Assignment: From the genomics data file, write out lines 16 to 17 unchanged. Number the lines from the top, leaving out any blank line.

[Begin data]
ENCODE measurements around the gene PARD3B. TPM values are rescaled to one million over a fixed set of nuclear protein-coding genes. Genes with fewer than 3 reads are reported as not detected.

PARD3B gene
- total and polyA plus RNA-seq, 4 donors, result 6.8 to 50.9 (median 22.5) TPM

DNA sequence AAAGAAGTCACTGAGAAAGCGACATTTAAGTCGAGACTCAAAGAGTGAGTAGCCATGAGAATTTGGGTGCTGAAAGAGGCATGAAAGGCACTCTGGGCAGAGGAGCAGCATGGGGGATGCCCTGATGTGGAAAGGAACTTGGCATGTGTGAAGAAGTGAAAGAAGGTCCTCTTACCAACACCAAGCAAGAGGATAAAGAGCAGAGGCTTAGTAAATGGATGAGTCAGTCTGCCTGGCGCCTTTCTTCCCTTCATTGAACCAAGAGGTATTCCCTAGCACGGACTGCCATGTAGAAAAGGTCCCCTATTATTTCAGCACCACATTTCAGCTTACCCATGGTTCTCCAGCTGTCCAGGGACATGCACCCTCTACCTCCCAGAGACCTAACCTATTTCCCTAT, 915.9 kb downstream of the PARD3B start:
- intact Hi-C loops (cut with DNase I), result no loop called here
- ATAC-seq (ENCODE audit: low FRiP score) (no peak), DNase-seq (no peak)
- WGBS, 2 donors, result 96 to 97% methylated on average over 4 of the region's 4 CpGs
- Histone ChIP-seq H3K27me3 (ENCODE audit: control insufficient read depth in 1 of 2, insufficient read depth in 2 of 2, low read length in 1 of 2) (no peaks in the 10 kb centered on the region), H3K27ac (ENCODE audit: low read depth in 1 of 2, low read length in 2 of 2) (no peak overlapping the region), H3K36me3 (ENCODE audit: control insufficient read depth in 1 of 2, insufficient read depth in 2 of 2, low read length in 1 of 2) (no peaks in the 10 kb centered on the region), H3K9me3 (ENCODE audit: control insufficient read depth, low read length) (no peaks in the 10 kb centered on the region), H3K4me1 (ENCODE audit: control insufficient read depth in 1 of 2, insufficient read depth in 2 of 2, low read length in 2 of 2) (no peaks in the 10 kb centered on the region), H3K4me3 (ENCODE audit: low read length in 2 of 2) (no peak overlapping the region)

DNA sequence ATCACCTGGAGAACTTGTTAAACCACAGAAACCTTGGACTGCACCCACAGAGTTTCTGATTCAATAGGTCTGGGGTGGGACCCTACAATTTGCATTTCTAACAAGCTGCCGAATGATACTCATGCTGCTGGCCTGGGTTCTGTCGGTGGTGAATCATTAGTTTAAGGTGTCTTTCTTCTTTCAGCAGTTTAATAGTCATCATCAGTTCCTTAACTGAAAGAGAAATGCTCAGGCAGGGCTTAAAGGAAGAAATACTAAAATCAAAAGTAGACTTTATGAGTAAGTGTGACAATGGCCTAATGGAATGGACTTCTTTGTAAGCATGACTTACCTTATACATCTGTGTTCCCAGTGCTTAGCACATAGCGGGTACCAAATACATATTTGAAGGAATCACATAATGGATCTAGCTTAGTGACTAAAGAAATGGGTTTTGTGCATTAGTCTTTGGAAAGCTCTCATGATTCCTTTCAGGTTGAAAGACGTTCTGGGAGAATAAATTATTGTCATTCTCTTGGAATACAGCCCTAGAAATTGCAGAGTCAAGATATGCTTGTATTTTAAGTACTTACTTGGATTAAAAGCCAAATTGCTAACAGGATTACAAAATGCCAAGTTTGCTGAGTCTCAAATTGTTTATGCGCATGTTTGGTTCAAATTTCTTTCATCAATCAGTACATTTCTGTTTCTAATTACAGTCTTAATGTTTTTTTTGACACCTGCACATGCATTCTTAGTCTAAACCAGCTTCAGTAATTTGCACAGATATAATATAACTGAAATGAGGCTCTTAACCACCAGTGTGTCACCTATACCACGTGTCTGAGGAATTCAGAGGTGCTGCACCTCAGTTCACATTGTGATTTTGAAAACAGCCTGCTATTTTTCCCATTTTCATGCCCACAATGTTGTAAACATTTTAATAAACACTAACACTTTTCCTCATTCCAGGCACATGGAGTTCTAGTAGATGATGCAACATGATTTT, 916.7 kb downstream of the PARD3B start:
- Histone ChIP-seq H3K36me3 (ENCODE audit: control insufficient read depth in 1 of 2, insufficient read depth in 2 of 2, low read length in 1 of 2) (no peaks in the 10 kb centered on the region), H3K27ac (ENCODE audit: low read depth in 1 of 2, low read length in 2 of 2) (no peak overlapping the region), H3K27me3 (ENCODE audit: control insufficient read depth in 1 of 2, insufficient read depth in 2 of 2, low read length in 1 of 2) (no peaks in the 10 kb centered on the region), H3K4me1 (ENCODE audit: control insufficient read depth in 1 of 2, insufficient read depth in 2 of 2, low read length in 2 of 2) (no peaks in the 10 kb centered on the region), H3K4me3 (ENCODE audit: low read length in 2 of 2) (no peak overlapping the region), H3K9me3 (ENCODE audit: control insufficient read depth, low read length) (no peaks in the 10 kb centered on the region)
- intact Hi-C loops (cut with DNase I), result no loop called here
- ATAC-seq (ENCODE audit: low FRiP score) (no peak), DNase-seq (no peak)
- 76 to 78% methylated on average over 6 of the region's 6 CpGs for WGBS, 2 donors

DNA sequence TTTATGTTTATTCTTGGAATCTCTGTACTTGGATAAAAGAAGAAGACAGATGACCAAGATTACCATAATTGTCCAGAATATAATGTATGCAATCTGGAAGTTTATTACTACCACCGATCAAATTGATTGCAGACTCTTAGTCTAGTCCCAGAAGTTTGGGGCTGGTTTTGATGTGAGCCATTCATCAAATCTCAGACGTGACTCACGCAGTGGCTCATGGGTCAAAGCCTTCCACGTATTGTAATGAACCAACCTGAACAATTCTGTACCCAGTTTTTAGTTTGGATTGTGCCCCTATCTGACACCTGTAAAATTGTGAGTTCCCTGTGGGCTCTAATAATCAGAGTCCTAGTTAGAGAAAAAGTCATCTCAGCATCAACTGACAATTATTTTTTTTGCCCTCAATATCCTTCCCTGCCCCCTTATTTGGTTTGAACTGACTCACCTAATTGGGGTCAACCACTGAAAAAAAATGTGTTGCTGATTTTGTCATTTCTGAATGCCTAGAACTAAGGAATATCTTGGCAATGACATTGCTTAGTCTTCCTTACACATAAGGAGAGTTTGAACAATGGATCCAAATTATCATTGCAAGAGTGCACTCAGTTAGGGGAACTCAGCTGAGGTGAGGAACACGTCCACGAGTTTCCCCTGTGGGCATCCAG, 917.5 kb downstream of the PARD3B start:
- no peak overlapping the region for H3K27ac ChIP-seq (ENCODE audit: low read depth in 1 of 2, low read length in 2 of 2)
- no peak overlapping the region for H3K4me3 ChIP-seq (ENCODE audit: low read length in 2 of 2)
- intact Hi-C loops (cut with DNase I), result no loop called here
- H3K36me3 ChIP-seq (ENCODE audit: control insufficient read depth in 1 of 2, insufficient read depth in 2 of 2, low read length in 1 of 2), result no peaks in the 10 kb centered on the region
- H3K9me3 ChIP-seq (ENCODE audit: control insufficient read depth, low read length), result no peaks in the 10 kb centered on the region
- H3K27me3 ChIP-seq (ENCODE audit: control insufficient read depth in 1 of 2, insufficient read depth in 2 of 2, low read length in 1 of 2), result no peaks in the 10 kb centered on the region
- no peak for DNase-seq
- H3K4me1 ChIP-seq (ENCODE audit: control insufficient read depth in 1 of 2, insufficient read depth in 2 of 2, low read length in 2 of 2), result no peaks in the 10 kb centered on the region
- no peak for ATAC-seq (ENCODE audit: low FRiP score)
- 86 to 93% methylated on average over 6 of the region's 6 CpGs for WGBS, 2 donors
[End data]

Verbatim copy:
- no peak overlapping the region for H3K4me3 ChIP-seq (ENCODE audit: low read length in 2 of 2)
- intact Hi-C loops (cut with DNase I), result no loop called here